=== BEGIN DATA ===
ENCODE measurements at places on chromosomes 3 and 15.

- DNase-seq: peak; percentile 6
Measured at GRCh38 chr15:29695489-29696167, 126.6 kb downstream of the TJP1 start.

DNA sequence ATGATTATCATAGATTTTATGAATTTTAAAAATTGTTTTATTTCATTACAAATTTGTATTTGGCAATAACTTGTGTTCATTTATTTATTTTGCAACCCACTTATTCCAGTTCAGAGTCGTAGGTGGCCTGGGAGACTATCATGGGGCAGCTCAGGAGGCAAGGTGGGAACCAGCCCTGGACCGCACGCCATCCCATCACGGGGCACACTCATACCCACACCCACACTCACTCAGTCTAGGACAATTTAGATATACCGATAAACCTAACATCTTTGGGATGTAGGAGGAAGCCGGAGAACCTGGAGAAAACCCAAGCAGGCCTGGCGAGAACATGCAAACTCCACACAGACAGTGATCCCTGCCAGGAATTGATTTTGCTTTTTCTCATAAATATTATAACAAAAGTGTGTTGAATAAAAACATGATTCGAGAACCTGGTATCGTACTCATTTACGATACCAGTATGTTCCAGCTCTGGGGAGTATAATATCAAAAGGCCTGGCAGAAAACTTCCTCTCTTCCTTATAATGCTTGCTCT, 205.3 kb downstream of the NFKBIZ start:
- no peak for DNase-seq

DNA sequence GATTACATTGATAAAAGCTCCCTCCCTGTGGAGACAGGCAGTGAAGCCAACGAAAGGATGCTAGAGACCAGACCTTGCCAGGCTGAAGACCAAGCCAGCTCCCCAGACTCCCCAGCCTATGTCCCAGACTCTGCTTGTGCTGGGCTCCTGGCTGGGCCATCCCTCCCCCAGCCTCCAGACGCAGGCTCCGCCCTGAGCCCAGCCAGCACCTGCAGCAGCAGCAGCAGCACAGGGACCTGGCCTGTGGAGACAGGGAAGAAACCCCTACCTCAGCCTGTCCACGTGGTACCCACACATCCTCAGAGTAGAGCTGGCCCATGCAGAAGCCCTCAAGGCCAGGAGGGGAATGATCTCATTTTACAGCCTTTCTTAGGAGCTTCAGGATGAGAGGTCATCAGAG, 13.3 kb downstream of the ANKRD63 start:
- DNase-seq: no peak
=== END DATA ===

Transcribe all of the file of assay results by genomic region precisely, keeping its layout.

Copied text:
ENCODE measurements at places on chromosomes 3 and 15.

- DNase-seq: peak; percentile 6
Measured at GRCh38 chr15:29695489-29696167, 126.6 kb downstream of the TJP1 start.

DNA sequence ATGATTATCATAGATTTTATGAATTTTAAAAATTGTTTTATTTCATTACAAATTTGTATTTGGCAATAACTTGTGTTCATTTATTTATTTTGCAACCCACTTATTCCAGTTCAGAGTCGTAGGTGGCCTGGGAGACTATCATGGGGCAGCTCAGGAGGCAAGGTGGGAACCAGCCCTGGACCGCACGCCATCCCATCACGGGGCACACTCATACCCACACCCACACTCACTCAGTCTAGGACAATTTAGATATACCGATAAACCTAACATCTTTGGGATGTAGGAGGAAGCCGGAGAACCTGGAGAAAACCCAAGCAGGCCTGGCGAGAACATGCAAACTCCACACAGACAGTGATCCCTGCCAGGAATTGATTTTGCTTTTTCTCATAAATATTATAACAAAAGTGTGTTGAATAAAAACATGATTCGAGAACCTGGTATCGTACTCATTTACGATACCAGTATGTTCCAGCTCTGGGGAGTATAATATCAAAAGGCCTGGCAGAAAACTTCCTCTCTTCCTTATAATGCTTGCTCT, 205.3 kb downstream of the NFKBIZ start:
- no peak for DNase-seq

DNA sequence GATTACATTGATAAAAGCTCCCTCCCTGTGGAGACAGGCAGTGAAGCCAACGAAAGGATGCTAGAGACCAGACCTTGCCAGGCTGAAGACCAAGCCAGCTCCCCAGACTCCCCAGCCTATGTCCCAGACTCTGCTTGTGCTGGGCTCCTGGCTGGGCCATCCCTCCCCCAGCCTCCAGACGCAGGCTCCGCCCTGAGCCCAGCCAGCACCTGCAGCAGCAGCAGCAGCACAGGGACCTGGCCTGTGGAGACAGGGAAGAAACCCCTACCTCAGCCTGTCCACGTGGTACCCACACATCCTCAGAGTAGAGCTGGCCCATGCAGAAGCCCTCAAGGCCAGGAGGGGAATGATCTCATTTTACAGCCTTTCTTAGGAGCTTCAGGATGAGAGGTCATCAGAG, 13.3 kb downstream of the ANKRD63 start:
- DNase-seq: no peak